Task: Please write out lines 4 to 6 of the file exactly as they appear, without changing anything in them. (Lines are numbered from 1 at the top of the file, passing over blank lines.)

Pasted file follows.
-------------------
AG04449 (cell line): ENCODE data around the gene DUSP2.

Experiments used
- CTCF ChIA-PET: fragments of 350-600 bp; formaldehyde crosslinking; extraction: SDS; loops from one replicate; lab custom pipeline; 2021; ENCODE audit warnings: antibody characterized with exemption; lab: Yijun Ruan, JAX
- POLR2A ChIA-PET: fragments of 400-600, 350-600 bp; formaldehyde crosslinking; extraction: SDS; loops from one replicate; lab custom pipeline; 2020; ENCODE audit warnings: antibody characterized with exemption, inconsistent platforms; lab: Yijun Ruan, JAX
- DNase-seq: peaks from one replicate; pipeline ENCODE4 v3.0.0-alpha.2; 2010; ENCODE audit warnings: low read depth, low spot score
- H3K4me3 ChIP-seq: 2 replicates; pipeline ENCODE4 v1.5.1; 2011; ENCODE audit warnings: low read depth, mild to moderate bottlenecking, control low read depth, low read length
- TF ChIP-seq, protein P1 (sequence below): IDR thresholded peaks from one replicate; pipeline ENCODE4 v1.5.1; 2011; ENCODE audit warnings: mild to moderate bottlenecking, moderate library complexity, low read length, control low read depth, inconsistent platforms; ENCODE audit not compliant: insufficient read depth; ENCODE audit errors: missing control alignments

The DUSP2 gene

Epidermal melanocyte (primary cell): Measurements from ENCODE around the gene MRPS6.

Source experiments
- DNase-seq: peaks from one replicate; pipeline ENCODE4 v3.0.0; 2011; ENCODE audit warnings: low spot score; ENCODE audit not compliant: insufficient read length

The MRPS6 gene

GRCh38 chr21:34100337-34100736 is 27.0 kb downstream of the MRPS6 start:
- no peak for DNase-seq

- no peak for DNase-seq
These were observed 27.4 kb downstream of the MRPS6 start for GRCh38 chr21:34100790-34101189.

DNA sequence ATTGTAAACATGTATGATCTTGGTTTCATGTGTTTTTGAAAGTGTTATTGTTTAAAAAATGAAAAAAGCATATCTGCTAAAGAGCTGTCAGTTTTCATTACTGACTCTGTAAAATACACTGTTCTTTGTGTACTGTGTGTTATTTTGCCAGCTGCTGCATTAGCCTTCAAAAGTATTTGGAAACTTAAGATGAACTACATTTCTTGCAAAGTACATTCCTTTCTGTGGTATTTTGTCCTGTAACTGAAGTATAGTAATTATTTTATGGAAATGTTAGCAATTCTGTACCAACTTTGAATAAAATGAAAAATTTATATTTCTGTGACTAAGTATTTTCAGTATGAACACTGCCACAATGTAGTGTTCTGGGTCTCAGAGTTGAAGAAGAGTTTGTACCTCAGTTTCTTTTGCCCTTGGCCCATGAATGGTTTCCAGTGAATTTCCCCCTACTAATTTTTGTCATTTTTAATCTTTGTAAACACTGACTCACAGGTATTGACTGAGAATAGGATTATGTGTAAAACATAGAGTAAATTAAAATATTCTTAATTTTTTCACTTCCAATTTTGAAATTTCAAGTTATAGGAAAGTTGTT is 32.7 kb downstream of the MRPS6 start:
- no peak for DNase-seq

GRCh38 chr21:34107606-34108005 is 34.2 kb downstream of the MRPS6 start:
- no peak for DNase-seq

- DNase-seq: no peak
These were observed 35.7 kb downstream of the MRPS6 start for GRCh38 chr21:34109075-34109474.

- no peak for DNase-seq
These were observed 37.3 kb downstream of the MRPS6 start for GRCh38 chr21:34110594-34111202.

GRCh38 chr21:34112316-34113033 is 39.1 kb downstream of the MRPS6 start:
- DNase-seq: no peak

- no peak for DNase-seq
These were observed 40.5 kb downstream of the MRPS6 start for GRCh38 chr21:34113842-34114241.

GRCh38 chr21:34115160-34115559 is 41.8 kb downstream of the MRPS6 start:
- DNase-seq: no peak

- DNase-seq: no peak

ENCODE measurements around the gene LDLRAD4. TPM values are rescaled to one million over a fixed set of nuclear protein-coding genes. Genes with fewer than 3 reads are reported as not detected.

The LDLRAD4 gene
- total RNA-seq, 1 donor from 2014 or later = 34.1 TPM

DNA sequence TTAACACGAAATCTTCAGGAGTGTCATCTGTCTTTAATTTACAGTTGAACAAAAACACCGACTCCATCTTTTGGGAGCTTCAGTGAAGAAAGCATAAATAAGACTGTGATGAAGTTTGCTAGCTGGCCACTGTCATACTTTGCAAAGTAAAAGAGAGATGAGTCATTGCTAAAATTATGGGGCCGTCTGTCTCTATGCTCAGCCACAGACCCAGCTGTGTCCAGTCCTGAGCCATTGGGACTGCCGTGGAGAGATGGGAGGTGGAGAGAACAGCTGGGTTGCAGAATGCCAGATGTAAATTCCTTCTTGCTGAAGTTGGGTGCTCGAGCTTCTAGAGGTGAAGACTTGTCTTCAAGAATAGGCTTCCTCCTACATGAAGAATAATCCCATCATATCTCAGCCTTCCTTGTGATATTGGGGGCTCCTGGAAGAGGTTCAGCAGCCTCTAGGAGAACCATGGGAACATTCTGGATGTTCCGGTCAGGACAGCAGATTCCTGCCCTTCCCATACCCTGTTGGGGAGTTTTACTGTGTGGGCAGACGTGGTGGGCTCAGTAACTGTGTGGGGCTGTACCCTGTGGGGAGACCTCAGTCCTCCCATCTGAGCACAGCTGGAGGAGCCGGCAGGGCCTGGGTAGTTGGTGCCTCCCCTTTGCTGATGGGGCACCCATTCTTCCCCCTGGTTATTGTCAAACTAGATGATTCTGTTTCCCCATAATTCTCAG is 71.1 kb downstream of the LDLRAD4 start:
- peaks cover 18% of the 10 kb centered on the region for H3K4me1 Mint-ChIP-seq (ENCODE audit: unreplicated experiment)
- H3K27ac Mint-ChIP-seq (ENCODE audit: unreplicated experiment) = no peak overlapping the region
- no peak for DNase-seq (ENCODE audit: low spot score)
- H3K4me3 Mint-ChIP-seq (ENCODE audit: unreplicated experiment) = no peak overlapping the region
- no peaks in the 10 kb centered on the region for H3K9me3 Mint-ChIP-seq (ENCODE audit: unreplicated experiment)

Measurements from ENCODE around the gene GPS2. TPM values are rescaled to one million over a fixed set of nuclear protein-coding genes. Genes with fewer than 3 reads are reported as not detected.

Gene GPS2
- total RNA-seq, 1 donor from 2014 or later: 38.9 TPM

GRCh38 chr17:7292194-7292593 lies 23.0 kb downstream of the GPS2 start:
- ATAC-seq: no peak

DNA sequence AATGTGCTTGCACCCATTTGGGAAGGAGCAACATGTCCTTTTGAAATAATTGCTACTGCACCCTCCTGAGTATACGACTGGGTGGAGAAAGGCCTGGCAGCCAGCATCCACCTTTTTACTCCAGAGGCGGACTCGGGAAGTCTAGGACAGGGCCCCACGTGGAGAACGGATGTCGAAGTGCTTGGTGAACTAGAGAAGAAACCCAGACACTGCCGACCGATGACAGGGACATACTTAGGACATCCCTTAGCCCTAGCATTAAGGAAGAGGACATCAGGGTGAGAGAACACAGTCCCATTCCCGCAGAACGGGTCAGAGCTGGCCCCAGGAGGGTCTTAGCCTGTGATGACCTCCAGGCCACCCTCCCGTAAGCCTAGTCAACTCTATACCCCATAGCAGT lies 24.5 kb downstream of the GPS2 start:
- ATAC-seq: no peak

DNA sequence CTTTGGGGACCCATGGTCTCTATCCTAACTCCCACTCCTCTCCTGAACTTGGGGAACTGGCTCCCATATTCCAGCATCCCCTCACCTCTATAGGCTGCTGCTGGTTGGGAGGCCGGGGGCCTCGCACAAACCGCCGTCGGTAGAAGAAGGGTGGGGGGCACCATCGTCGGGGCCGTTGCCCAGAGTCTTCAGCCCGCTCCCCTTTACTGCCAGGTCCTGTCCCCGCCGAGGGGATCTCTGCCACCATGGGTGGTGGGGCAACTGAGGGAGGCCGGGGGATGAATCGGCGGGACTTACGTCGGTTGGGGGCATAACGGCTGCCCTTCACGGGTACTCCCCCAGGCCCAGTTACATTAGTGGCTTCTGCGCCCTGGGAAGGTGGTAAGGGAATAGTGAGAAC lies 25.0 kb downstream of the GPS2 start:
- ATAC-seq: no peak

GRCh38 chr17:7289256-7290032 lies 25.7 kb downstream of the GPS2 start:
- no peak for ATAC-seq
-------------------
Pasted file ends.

- POLR2A ChIA-PET: fragments of 400-600, 350-600 bp; formaldehyde crosslinking; extraction: SDS; loops from one replicate; lab custom pipeline; 2020; ENCODE audit warnings: antibody characterized with exemption, inconsistent platforms; lab: Yijun Ruan, JAX
- DNase-seq: peaks from one replicate; pipeline ENCODE4 v3.0.0-alpha.2; 2010; ENCODE audit warnings: low read depth, low spot score
- H3K4me3 ChIP-seq: 2 replicates; pipeline ENCODE4 v1.5.1; 2011; ENCODE audit warnings: low read depth, mild to moderate bottlenecking, control low read depth, low read length